It has often been alleged that some co-operative banks have political clout. it will be interesting to see how the new structures change the way business is done.
The recent ordinance relating to cooperative banks, barring those which lend to farmers, has brought in a certain amount of euphoria. The ordinance gives regulatory oversight of these banks, essentially urban cooperative banks and multi-state cooperative banks, a push by putting in place a stronger RBI supervisory structure for them. The objective, as stated by the government, was to provide protection to the deposit-holders.
Two things must be remembered. The first is that the Registrar of Cooperatives and RBI were both the regulators of these cooperative banks, and hence, the former does not lose its power which remains unchanged. Therefore, the two regulator model still holds. Second, even earlier, there was RBI oversight though not to the extent that is being spoken of today. Hence, it is not a case of saying that there was no oversight earlier that has been brought in today.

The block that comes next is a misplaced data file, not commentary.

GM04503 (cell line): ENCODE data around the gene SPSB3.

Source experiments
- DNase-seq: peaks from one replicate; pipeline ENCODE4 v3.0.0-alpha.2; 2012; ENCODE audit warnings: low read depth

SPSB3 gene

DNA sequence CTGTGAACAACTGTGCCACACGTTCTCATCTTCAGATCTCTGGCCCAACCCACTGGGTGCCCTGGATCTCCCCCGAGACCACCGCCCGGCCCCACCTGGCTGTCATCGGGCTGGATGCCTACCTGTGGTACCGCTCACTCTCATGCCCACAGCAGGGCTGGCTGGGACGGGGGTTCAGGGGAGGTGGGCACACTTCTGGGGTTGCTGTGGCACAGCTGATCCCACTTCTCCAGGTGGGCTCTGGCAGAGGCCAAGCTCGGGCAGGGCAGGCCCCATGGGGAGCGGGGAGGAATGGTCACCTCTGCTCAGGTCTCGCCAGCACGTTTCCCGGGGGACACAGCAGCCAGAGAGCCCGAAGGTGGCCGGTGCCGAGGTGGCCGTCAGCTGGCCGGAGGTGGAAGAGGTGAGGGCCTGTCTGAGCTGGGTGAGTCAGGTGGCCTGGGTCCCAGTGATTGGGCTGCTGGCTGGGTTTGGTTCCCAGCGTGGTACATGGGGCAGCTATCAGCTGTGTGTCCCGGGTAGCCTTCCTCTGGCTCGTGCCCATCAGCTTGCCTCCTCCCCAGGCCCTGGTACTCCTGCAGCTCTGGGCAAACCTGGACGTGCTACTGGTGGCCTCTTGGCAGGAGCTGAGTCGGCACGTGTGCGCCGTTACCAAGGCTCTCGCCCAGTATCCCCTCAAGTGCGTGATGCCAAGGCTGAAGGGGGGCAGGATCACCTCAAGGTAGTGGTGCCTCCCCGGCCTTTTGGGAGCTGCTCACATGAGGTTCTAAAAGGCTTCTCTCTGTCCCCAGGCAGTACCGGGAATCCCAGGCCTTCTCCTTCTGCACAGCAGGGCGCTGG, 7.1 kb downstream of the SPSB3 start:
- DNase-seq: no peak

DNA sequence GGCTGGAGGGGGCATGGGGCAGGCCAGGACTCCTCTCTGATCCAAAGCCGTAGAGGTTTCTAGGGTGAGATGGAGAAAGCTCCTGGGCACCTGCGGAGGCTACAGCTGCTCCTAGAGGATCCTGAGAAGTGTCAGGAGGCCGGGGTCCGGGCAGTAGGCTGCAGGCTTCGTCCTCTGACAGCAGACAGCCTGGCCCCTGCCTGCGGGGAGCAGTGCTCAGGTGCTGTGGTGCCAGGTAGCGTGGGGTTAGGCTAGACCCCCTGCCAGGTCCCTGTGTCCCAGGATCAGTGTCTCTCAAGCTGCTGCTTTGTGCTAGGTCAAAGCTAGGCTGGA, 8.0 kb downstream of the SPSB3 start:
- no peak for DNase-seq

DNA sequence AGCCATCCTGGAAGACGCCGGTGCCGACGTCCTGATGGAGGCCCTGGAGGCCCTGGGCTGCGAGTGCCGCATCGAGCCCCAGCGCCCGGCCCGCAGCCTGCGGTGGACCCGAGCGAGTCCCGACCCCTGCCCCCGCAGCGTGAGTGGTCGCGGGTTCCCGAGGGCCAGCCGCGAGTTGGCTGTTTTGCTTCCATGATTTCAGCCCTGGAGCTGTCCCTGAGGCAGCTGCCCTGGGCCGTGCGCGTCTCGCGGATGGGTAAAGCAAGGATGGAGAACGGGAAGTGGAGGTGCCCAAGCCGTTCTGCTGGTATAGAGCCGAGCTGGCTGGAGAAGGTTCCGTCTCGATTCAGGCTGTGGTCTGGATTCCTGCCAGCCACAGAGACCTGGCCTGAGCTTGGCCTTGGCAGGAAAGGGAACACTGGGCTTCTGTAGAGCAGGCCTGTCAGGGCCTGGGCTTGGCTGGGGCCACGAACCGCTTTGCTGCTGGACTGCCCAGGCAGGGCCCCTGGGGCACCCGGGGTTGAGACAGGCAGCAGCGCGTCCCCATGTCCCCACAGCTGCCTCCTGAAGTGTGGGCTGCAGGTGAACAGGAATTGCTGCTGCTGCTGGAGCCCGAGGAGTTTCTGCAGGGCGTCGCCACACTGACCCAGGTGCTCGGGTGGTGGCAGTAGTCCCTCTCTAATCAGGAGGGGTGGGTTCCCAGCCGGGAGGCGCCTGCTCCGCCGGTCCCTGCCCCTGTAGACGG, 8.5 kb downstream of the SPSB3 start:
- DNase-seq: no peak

The PMC fiasco laid bare the problems with the cooperative structure. These banks had a different kind of regulation from that of the commercial banks. Hence, while the PMC problem became an RBI problem, which had to be addressed, the fact remains that co-op banks have very opaque structures. Given the large number of such banks (urban and multi-state)— around 1,500—the regulatory pressure on RBI would be immense.
If one were to look at the structure of UCBs, in 2019, 1,544 of them, according to RBI, accounted for a balance sheet size of Rs 6 lakh crore compared to the Rs 166 lakh crore of commercial banks. Of this Rs 4.8 lakh crore were deposits (Rs 129 lakh crore for commercial banks) and net worth of around Rs 0.5 lakh crore (Rs 13.3 lakh crore). On the assets side, loans were at Rs 3 lakh crore (Rs 97 lakh crore) and investments Rs 1.57 lakh crore (Rs 43 lakh crore for commercial banks).